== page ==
University: University of Brighton
Artist Statement: Victoria Chetley is a portrait and still life photographer whose work focuses on femininity, loss and objects. She is a graduate of the University of Brighton, and works as a photographer for Parallel Magazine and KidZania London. Chetley also works as a creative activist for the positive body image initiative Endangered Bodies. She is passionate about people, in both her artistic and charity work, as well as nature and the power it has to aid in mental health recovery.
there was a real sense of 'WE DID IT'. It was a relief and we all felt great.
What are some standout moments from your time at university? Anything that involved organisation and being part of a team gave me a sense of achievement during my time at university and was what I felt really passionate about. I project managed our final degree show at university. The stress on the final day of hanging was crazy but as soon as we were dressed up with family and friends arriving, there was a real sense of 'WE DID IT'. It was a relief and we all felt great. Everybody contemplated the show that we had pulled together. There was a sense of pride all around.
A real highlight of my final year was, and still is, the catalogue created by a graphic design student. We decided to not exhibit in London and create a catalogue instead with the help of the designer. I’m still really proud of this piece!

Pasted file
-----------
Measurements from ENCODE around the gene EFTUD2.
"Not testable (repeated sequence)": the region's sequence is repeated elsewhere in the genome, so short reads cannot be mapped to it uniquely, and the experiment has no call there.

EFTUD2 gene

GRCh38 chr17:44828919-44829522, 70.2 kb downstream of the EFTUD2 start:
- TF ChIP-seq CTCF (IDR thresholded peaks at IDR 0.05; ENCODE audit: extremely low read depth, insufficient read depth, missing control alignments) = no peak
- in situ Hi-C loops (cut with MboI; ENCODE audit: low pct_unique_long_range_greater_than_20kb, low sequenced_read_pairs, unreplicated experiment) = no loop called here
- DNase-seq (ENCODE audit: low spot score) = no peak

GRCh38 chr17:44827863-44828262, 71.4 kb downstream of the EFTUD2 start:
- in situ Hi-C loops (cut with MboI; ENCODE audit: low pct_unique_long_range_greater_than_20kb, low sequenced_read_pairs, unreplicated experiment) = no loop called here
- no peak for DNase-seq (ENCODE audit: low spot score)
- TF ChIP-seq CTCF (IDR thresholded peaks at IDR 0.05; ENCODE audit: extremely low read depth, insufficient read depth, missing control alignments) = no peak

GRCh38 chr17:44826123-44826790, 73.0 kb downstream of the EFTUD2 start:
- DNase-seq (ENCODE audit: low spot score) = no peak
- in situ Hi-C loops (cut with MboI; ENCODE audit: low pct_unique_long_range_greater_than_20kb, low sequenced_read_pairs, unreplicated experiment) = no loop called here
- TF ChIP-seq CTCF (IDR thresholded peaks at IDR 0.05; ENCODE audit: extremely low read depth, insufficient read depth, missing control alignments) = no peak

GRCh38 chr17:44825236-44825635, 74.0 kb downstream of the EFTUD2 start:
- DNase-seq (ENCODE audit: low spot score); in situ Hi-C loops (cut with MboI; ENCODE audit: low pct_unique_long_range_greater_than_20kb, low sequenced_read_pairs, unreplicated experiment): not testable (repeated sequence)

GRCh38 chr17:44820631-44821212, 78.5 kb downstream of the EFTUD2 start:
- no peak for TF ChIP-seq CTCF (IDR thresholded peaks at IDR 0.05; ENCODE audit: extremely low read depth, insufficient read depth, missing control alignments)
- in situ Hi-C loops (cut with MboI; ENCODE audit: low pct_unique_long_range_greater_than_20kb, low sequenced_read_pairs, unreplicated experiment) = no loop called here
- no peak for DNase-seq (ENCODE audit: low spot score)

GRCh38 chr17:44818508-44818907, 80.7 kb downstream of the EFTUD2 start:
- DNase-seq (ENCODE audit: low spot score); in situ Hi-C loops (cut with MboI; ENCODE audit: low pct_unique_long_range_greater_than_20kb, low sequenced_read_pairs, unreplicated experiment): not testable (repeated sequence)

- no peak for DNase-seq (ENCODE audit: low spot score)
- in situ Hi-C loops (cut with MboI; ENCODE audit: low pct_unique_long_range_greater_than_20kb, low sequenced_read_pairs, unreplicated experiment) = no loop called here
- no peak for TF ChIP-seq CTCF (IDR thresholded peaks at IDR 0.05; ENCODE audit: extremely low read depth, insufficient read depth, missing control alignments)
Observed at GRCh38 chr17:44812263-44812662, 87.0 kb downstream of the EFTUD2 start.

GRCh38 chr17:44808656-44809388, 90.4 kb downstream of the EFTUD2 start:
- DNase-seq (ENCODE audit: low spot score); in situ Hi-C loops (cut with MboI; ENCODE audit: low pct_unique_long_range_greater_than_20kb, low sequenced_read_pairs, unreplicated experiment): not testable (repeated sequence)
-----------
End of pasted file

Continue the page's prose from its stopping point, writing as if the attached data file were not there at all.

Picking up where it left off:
What themes do you find yourself exploring? Family, feminism and the female environment or space, the self i.e. me. I also turn to objects and create work based around meaningful items in my possession.
Which photographic genre do you consider your work to fall into? Portraiture, photo-therapy. There’s an aspect of non-body portraiture within my work too. The objects I photograph are a form of self-portraiture. There are also elements of indexical trace and presence in my work.
As soon as I visited Brighton I fell in love and felt so at home. I felt like I could really do it and take on university!
Why did you choose to study in Brighton? My photography tutor at college informed me of some of the top universities to study photography in the country. I had a look and attended some open days. As soon as I visited Brighton I fell in love and felt so at home. I felt like I could really do it and take on university!
How have you found being a graduate? How was your experience of securing a job? I found a design job and I’ve enjoyed it for six months whilst making my own personal photography work on the side. I’ve been lucky and haven’t had it rough job or career wise so far, I’m very motivated and forward thinking and so I had to do something straight after graduating. I’m soon to be moving to London to undertake a new job which is based around photography. This process is quite overwhelming, after being a graduate at the top of my game I now feel like a tiny fish in a big pond.